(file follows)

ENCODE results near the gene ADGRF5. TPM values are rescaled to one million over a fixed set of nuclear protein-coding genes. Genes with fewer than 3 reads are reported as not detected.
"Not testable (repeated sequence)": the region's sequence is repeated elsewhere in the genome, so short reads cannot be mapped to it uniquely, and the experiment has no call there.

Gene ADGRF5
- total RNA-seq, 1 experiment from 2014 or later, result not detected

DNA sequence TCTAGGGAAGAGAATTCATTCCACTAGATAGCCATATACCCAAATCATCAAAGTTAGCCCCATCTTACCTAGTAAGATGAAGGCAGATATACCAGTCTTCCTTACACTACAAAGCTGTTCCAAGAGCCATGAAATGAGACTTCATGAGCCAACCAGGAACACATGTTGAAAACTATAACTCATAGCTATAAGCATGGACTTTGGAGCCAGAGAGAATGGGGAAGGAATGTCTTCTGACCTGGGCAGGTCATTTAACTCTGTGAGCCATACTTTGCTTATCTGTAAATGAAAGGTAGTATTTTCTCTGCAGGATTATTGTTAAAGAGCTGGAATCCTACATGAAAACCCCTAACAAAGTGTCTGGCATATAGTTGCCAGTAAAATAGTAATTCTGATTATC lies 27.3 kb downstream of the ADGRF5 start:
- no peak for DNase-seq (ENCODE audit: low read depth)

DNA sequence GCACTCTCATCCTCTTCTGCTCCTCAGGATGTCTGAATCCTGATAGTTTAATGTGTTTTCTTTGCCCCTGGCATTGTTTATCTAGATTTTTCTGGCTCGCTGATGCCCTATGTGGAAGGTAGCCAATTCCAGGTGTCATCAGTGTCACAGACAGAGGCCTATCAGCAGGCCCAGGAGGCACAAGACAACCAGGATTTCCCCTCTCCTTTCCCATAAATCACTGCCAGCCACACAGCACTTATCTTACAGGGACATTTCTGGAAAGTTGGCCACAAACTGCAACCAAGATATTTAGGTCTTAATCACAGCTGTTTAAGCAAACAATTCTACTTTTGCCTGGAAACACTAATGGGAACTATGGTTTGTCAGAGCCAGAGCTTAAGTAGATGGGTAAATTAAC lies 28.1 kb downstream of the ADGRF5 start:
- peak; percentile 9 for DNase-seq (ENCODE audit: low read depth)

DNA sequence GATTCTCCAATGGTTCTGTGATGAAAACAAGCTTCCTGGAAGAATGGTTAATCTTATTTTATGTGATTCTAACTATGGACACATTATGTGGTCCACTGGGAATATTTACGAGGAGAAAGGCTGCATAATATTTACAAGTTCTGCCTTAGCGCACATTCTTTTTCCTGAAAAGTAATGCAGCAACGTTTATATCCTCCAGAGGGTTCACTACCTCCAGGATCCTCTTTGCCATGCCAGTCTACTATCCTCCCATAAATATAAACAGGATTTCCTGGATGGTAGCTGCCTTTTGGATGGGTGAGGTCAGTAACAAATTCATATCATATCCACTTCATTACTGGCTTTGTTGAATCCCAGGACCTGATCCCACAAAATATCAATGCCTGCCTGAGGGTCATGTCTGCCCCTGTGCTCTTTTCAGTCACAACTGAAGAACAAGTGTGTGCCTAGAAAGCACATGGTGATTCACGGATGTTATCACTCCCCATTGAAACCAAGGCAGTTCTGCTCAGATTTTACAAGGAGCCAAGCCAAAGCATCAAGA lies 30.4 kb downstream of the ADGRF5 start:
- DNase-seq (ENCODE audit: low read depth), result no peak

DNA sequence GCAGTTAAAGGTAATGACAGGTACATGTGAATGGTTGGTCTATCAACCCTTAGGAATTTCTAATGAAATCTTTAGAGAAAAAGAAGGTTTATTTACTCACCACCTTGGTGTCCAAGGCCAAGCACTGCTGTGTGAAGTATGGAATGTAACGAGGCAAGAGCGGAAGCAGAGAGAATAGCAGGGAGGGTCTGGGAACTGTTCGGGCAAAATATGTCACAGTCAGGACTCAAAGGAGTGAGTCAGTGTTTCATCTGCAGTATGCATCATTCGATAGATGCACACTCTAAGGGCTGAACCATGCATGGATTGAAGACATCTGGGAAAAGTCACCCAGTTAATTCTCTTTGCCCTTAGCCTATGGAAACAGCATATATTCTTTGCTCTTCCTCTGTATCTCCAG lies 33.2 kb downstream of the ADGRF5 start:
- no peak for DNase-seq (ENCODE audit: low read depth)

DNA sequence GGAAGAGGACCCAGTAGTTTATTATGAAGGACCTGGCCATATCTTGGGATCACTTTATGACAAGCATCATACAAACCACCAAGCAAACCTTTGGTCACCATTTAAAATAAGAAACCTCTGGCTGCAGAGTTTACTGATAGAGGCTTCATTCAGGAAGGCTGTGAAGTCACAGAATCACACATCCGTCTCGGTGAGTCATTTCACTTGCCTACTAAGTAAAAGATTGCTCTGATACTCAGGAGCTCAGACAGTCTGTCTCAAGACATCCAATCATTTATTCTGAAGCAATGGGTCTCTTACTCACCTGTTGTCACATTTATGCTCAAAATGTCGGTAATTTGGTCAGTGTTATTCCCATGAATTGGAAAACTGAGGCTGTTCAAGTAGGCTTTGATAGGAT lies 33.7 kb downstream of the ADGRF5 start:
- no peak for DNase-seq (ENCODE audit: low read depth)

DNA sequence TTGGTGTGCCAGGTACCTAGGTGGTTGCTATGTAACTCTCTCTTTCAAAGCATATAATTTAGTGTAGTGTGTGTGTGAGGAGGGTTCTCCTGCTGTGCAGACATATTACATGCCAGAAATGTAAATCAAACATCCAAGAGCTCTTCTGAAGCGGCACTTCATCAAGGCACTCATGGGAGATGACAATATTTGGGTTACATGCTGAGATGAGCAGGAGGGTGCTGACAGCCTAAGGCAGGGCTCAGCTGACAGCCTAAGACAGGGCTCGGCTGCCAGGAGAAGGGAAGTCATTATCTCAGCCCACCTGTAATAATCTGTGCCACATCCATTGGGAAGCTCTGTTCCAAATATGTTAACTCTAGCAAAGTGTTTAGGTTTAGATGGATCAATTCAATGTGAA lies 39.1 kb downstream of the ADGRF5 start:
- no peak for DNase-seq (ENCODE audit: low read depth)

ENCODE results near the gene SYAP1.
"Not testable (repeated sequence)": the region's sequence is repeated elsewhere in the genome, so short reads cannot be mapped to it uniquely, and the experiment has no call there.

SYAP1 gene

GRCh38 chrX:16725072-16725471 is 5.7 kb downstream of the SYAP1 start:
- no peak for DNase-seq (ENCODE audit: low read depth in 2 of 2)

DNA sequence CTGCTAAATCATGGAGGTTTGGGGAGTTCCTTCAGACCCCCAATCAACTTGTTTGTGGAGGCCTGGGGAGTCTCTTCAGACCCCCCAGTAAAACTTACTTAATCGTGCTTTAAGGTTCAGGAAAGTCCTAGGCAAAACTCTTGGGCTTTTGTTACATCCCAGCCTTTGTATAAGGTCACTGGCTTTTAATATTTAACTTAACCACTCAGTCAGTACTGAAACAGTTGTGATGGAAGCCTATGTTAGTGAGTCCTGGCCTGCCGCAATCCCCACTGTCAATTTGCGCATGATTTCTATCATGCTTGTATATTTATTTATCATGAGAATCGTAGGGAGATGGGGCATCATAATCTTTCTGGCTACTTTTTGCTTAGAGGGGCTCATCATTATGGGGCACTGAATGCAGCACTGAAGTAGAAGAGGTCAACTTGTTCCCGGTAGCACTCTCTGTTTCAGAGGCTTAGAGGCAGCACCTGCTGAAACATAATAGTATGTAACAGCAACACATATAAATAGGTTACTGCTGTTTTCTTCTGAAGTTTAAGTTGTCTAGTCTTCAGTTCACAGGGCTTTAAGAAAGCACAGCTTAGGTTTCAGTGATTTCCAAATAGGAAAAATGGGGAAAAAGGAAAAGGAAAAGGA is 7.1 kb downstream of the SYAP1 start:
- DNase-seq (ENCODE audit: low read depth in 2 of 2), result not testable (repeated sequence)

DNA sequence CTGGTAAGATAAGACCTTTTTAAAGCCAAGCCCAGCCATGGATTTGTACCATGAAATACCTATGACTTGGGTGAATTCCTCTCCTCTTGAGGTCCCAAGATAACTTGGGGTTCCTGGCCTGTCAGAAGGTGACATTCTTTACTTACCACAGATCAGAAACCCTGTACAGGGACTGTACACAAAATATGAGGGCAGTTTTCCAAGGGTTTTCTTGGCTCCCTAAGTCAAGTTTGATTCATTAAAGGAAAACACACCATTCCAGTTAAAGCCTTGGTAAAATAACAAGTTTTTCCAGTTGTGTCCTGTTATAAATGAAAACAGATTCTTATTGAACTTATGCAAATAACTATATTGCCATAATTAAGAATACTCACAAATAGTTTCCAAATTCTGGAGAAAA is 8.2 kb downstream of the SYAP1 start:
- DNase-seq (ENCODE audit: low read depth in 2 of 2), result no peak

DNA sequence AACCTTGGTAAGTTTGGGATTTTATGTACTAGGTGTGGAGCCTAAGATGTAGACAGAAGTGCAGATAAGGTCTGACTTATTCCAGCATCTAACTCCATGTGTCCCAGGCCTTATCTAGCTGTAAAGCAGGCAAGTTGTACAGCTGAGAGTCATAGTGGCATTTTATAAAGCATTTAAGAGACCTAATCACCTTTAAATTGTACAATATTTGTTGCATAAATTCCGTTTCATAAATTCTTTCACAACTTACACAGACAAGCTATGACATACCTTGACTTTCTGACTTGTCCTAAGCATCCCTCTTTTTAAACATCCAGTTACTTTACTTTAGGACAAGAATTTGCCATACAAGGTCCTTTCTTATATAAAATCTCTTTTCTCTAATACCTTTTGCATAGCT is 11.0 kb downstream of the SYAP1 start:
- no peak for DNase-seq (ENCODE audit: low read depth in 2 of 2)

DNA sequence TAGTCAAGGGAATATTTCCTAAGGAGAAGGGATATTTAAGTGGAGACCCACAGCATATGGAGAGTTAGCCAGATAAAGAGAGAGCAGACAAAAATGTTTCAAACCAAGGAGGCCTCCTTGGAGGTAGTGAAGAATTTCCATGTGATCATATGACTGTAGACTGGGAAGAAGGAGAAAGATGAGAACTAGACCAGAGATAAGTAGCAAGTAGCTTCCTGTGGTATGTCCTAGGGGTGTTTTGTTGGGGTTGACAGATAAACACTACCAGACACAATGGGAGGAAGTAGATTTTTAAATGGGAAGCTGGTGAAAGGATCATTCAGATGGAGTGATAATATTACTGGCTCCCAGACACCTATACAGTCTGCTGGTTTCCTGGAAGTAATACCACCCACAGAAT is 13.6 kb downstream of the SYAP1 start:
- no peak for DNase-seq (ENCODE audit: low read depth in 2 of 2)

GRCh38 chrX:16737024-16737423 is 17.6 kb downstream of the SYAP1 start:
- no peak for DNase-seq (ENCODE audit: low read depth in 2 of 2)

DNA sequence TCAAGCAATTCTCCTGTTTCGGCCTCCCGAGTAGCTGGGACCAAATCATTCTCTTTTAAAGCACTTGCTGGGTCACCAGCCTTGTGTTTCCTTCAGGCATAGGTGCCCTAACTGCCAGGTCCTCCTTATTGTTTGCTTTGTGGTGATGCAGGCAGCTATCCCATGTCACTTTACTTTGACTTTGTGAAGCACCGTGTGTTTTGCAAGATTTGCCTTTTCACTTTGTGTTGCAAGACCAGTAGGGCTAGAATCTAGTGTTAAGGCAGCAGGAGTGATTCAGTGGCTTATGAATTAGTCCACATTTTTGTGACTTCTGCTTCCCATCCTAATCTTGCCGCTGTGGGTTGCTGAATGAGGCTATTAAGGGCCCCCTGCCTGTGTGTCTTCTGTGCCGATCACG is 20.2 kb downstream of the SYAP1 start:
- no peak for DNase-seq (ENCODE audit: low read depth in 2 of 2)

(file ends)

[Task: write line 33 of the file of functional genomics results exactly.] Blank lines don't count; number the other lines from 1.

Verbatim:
- no peak for DNase-seq (ENCODE audit: low read depth in 2 of 2)